ImgBurn – In addtion to supporting the creation of CD’s from .ISO files,
it supports a wide range of other image file formats, and it’s free.
(BIN, CUE, DI, DVD, GI, IMG, MDS, NRG, PDI and ISO)
Note: Always use the slowest burn speed (4x or 2x) if offered a choice.
Unfortunately, Windows XP users will need to get a hold of a genuine copy of Windows XP with SP3 disc. It should not be hard to get one, but will require that you look for one if you can’t find yours.
If Windows came preinstalled on your computer.
If Windows XP, Vista or Windows 7 came with your computer, this might be a bit tricky depending on the version of Windows you are running and the options you selected during the installation of the Windows 8 preview. I have noticed that installing later versions of Windows can sometimes render a recovery partition inoperable.
Some computers that come preinstalled with Windows often have what is called a recovery partition. This is used to reinstall the operating system in the event of a system crash. To access it, you will need to boot into it when you start your computer by pressing a function key. This can be either F1, F2, F9, F10, F11, F12 or even DEL or Tab key. Consult the owners manual that came with your PC for instructions about how to reinstall Windows.
This is how the recovery partition is accessed for the most popular computer brands:
- For Dell, press CTRL + F11 directly after powering up the unit.
- For HP, press F11 directly after powering up the unit
- For Toshiba, press and hold ‘0’ BEFORE and during the power up
- For Acer, press and hold ALT + F10 as soon as you see the logo.
- For Samsung: Tap the F4 Key at the Samsung logo when you first power on.
- For Asus, press F9 as soon as you see the Asus logo.
- For Advent, restart your computer. Then Press F10 repeatedly until the message “Starting System Recovery” is displayed
- Lenovo http://www-307.ibm.com/pc/support/site.wss/document.do?lndocid=MIGR-4HWSE3
Lenovo notebooks include a feature called the Lenovo OneKey Recovery button, which is used to boot into the Recovery Environment and reinstall Windows.
If your recovery partition happens to be damaged, then you will need to use the link to download the corresponding edition of Windows you have a license for and use the product on you COA sticker. Again, Windows XP users will need to borrow a disc or likely use the recovery discs that came with your system.
Doing the Custom Install
A custom install allows you to reinstall Windows without actually formatting the hard disk.
You can Start the installation from within Windows 8 preview. Click Install Now.
Wait while setup copies files.
Select the option ‘Do not get latest updates for installation
Accept the license agreement, then click Next
Click Custom (Advanced)
Select drive C:\ where Windows 8 installed.
An important warning will appear on screen, click OK
Windows will now begin the installation process.
When installation is complete, setup your user account and password.
Recovering your personal files
Now the important part of doing this will be recovering your personal files. To do that, browse to the root of the drive where Windows is installed, normally C:\. There you will see a folder called Windows.old
In this folder you will find your old User folder with all your personal folders for Documents, Pictures, Music, Videos etc. You can copy the contents from within each folder and paste them into your respective personal folders in Windows 7.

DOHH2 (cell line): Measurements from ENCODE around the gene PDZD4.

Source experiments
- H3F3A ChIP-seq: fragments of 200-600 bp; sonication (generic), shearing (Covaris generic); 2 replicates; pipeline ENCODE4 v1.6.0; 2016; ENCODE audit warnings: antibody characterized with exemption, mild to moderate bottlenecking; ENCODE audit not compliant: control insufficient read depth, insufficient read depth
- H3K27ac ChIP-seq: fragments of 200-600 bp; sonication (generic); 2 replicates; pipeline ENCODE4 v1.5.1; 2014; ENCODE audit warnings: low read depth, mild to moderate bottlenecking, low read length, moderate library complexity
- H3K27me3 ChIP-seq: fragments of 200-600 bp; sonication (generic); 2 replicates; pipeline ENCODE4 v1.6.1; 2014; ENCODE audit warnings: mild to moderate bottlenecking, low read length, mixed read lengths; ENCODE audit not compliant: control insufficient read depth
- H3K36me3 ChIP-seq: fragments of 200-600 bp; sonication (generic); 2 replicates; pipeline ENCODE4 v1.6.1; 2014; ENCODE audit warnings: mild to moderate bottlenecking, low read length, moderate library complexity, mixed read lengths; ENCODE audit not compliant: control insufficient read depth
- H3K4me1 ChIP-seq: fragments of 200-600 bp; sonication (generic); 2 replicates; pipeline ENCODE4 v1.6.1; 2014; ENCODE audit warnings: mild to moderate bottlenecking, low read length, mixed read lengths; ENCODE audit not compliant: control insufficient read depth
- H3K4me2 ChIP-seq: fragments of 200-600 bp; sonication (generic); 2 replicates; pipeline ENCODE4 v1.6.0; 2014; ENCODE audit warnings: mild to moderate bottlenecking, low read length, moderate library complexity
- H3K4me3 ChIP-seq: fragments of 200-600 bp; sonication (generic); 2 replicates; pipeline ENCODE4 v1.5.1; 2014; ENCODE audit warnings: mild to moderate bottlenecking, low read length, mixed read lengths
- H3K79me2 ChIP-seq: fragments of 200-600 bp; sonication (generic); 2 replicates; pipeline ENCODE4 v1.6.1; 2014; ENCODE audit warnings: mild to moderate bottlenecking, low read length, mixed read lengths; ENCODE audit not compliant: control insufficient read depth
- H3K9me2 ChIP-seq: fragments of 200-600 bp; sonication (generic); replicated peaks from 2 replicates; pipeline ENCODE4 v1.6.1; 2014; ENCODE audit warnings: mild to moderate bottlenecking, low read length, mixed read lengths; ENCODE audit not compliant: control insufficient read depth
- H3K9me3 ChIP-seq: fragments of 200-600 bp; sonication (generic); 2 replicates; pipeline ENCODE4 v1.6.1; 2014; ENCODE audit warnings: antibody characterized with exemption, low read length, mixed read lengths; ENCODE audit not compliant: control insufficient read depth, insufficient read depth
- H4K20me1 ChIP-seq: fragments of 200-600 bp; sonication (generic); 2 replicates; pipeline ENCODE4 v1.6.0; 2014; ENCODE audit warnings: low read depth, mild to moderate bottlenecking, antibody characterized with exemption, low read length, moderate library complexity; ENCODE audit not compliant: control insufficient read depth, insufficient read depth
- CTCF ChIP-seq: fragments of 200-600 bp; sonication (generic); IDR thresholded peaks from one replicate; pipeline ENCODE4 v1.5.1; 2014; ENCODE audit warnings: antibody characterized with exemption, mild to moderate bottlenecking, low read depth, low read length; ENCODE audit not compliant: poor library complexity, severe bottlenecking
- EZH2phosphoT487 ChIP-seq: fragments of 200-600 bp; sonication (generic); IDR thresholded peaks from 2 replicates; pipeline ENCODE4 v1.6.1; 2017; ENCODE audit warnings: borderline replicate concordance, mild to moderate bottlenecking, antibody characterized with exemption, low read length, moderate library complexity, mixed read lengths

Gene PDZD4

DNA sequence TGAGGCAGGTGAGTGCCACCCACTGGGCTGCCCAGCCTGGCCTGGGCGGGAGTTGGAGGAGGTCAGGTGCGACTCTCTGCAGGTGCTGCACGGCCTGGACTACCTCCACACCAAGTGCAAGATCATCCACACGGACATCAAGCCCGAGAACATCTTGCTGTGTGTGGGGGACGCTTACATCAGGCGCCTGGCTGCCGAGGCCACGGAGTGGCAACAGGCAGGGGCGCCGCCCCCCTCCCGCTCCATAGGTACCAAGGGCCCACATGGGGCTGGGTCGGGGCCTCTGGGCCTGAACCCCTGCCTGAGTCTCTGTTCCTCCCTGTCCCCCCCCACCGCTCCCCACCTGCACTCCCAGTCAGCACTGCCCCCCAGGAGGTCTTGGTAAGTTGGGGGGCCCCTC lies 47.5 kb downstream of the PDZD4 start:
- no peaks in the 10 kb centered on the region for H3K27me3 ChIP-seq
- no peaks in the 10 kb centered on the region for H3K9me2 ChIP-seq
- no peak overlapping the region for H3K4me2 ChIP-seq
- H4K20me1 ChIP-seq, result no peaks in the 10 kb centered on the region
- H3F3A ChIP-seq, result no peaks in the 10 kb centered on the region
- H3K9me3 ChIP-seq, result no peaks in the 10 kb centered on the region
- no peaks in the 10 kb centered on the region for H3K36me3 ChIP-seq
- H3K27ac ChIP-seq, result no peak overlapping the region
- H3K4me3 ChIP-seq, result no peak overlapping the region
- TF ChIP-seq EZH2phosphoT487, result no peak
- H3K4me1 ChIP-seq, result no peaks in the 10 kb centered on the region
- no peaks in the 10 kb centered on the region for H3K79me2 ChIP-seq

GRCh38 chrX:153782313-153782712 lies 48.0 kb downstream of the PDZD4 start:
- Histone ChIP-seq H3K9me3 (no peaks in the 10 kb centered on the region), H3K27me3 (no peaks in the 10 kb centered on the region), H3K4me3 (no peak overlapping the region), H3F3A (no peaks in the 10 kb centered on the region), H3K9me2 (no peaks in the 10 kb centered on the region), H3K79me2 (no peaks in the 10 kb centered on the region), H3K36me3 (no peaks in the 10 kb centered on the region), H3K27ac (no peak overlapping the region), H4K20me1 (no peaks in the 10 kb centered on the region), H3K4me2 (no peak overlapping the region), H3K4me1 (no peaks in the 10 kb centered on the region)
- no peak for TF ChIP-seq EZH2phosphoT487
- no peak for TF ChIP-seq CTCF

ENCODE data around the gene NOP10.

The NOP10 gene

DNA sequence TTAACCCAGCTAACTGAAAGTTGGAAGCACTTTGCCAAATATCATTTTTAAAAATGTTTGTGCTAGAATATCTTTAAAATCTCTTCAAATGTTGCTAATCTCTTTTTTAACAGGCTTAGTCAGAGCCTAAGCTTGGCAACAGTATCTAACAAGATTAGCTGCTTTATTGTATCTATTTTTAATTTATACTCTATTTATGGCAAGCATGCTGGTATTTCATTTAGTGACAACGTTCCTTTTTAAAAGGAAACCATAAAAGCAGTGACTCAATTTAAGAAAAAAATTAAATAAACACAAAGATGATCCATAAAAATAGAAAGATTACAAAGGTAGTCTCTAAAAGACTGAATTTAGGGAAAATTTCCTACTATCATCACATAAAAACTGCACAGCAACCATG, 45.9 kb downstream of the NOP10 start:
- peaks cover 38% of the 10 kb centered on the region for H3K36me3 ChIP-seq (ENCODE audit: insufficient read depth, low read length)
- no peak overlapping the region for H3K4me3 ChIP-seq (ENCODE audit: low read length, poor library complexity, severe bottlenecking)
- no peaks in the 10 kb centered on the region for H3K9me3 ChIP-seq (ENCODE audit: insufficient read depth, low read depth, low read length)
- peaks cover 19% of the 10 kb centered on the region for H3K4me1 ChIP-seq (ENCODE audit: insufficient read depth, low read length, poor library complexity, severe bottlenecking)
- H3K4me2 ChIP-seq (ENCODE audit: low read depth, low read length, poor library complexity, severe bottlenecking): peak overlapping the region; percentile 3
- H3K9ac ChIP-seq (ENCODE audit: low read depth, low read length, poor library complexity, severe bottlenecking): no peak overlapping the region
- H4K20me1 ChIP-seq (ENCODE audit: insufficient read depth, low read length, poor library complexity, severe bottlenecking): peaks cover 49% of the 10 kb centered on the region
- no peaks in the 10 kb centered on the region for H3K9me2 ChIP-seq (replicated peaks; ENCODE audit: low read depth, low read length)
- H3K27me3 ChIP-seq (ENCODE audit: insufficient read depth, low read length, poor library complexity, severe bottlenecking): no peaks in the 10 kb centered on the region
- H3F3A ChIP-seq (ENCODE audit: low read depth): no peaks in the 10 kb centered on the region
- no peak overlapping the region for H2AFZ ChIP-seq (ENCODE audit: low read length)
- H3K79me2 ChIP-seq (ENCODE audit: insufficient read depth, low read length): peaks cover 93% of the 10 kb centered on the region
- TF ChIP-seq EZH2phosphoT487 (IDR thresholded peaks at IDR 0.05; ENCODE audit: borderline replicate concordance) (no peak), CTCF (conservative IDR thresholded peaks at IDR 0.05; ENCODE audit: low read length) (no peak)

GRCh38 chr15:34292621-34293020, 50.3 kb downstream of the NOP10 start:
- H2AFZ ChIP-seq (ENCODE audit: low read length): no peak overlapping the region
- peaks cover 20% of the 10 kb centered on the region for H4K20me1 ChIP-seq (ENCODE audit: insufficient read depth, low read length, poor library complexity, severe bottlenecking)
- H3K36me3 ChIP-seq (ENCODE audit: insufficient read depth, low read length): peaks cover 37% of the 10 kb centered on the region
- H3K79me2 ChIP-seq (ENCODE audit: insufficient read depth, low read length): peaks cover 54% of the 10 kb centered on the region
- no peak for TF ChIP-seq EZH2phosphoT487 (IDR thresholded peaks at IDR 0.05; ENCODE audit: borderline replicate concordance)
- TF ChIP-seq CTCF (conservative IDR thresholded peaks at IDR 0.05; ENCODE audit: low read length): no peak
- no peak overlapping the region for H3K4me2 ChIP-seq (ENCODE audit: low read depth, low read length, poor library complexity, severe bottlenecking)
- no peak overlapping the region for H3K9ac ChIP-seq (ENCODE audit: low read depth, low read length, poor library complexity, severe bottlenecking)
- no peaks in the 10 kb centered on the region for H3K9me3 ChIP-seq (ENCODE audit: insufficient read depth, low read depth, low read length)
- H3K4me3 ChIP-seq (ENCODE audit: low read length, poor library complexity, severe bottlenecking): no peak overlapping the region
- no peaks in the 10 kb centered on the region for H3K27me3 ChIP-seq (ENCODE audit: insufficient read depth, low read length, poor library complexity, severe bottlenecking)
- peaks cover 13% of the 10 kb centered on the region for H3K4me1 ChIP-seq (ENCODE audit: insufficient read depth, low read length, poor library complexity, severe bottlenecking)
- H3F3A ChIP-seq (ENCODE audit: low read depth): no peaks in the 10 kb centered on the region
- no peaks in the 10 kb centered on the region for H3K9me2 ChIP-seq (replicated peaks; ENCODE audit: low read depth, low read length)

After you have copied over your data, you can delete the folder if you wish. This is just the basics though and you might have other data stored elsewhere that you need to recover from the Windows.old folder such as email or even your iTunes Library. See the following article for instructions about recovering email and other data files.
These steps should work similarly for Windows Vista users.
For Windows XP Users
The steps will be a bit different. Instead of starting the installation from within Windows 8, you will need to boot from your original installation disc and do a custom install. Before you do that though, I strongly recommend you backup your User folder using the instructions provided in the previous article about migrating from Windows 8 previews. You can simply copy the User folder over to an external hard disk or thumb drive with enough space.
- Insert your Windows XP CD, then restart your computer.
- When prompted to boot from the CD, do so. This requires pressing any key on your keyboard.
- Windows XP will go through its setup process.
- Once you arrive at the Welcome Setup, press Enter on your keyboard to begin the setup process. (If you encounter any problems reinstalling Windows XP at this stage such as the hard disk not being detected you need to boot into the BIOS and set the hard disk to IDE mode).
- Press F8 on your keyboard to accept the license agreement.
- Select the partition and press D on your keyboard to delete it
- Select Format the partition using the NTFS file system
- Press F on your keyboard to begin the formatting.
- Installation files will now be copied to your hard disk
- Your system will be restarted, Windows XP setup will continue
If you have Recovery Media instead of a standalone installation disc.
If Windows XP came with your computer, then you need to backup your data manually since a recovery disc will format the drive and restore the computer back to its factory state. This also applies to Windows Vista if you don’t use the standalone link to a Windows Vista disc image provided earlier in this article.
Backup Outlook and Windows Mail data
Finding your product key
If Windows 7, Vista or XP came preinstalled on your computer, then you will likely need to use the product key located on the COA (Certificate of Authenticity) sticker located at the bottom of your laptop or top/side on a standalone tower computer.If the sticker is damaged or faded, you will need to contact the manufacturer for a recovery disc this since this will exempt the need to use a product key.